The Academy's statement reads:
In order to be able to provide the best care for patients and ensure effective working for staff, it is recognised that clinicians are going to need to be flexible in how they work and that this requires some planning. As the Academy, four CMOs and NHS England and GMC medical directors set out in their recent letter to doctors this may entail working in unfamiliar circumstances or surroundings, or working in clinical areas outside of their usual practice for the benefit of patients and the population as a whole.
Staff may also have to work outside their usual hierarchies with working practices and structures being skills and experience based, as opposed to seniority based. This can be extremely stressful and doctors may have concerns about both the professional practicalities and implications of working in such circumstances.
You can read the full statement here (PDF).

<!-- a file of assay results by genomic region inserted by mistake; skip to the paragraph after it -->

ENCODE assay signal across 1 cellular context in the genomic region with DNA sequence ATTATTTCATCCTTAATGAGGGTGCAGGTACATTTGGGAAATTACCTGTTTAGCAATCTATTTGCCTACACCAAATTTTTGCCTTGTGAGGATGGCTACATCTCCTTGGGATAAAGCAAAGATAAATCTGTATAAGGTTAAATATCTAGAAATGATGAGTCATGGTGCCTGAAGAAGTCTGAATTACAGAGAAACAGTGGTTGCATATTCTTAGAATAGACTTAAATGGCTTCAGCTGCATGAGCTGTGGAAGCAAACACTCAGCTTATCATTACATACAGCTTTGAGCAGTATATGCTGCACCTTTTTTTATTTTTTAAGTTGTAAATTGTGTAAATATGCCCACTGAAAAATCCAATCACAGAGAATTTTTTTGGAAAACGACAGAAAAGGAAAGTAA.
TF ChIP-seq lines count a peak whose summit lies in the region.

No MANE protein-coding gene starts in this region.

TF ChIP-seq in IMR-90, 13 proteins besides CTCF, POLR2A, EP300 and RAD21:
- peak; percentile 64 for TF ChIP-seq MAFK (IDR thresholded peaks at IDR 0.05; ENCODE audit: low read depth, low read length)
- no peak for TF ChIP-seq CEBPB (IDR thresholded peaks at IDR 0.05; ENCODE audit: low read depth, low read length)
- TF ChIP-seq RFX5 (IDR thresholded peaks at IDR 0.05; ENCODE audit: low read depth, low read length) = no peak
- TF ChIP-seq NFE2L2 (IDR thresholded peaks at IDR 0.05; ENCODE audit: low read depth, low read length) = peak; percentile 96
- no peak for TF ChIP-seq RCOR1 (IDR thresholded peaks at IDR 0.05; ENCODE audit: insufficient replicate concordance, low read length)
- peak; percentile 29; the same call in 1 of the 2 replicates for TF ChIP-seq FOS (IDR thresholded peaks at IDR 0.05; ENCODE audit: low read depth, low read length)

Russell Viner, President of the Royal College of Paediatric and Child Health responds:
There is no doubt that what’s ahead for us as paediatricians and child health workers will be incredibly difficult professionally, and on a human level. The speed at which the system has been shaped and redirected to plan for what is coming is incredible, but of course it is people who will bear the weight of the surge period. As paediatricians we will meet the challenge alongside colleagues, while also protecting and defending what we need to deliver for children and young people. We absolutely agree that clinicians and frontline workers need to be supported to the greatest extent possible in the coming period, including all measures to keep them safe and protected.